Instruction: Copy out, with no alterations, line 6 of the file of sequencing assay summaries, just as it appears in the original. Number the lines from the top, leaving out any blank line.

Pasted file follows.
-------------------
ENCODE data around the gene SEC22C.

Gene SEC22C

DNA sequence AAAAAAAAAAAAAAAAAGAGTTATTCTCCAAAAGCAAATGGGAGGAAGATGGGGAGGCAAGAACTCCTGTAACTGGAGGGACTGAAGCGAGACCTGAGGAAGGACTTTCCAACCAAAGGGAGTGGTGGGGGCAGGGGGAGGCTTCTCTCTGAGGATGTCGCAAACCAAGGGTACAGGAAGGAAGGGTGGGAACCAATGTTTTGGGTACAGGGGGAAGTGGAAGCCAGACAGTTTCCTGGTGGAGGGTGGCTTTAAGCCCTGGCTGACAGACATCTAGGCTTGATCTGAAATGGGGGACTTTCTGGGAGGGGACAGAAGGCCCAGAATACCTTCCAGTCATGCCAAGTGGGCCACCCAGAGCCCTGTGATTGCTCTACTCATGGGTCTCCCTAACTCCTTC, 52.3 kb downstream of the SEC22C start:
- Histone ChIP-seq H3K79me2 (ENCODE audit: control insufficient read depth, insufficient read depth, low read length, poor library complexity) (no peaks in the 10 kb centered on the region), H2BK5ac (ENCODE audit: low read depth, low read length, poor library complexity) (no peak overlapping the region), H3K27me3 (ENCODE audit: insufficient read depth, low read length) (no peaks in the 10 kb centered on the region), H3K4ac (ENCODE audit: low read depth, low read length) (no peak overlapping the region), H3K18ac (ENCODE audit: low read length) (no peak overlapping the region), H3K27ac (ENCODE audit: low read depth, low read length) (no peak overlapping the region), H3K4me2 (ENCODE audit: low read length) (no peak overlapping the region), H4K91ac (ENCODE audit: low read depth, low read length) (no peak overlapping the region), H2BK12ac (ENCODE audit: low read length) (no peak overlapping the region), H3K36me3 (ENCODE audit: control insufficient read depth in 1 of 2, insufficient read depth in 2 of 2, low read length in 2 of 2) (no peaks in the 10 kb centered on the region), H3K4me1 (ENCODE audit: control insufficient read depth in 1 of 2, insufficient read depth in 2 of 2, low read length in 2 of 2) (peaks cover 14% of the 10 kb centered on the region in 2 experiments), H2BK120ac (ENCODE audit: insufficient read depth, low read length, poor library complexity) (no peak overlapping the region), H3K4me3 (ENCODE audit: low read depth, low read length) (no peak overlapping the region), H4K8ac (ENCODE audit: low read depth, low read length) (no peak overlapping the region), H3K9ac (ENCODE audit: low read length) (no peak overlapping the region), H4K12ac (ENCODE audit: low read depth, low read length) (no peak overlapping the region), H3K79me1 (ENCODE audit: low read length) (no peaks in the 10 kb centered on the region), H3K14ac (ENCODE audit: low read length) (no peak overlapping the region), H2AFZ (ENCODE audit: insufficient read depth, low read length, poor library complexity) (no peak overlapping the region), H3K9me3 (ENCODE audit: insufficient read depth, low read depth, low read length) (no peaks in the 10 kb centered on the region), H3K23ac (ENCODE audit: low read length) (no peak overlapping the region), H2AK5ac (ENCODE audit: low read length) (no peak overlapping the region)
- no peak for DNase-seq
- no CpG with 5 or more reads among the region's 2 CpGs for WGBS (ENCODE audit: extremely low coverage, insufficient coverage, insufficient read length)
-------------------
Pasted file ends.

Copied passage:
- no CpG with 5 or more reads among the region's 2 CpGs for WGBS (ENCODE audit: extremely low coverage, insufficient coverage, insufficient read length)